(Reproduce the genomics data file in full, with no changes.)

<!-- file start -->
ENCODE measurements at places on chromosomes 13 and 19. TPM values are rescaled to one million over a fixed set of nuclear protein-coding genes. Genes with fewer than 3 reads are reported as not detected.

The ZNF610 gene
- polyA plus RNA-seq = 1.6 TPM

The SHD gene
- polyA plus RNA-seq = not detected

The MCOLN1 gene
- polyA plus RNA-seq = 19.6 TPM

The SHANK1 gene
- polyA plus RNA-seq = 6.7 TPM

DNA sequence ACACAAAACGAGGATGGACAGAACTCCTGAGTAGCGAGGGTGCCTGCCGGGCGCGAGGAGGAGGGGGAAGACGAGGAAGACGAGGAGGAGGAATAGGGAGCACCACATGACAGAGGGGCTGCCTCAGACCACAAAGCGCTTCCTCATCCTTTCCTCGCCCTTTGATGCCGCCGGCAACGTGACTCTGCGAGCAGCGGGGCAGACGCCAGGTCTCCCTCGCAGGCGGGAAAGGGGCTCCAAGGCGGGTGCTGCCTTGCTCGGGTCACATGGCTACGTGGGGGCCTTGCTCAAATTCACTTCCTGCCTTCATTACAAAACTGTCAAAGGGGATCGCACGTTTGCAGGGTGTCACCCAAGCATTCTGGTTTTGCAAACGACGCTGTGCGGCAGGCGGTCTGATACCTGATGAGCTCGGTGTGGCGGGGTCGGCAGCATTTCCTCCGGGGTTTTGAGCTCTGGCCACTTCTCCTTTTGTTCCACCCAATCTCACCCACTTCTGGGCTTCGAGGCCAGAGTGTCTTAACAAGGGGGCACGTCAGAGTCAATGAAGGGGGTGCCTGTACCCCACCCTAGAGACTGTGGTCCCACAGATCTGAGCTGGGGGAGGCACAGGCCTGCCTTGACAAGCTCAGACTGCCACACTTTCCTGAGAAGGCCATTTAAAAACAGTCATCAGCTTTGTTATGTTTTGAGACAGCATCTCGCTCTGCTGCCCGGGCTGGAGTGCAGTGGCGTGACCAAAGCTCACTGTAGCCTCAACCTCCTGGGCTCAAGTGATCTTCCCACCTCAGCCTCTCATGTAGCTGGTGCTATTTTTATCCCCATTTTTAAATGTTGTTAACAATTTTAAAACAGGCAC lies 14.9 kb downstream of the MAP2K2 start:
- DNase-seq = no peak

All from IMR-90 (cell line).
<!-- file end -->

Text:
ENCODE measurements at places on chromosomes 13 and 19. TPM values are rescaled to one million over a fixed set of nuclear protein-coding genes. Genes with fewer than 3 reads are reported as not detected.

The ZNF610 gene
- polyA plus RNA-seq = 1.6 TPM

The SHD gene
- polyA plus RNA-seq = not detected

The MCOLN1 gene
- polyA plus RNA-seq = 19.6 TPM

The SHANK1 gene
- polyA plus RNA-seq = 6.7 TPM

DNA sequence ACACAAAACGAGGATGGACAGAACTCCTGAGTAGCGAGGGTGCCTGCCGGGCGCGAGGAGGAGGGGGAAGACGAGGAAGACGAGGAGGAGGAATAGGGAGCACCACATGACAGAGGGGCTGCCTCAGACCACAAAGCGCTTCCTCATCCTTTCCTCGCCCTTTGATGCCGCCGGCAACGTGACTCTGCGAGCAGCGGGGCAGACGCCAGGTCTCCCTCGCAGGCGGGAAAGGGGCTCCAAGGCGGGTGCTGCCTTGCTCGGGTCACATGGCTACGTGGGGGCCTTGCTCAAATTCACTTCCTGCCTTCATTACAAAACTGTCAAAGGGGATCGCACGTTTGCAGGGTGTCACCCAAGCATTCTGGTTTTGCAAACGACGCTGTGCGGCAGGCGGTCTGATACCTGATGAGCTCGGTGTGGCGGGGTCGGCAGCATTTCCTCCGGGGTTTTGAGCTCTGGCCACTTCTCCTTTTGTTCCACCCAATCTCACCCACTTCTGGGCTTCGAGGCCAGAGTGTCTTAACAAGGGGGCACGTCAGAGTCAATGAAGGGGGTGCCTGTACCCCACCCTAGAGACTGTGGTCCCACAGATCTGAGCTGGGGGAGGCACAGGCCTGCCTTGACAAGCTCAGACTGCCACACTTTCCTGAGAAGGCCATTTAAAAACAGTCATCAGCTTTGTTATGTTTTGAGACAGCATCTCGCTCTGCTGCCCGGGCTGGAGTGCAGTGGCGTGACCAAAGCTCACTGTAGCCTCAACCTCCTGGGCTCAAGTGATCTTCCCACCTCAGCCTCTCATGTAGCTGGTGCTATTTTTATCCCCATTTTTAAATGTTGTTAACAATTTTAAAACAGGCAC lies 14.9 kb downstream of the MAP2K2 start:
- DNase-seq = no peak

All from IMR-90 (cell line).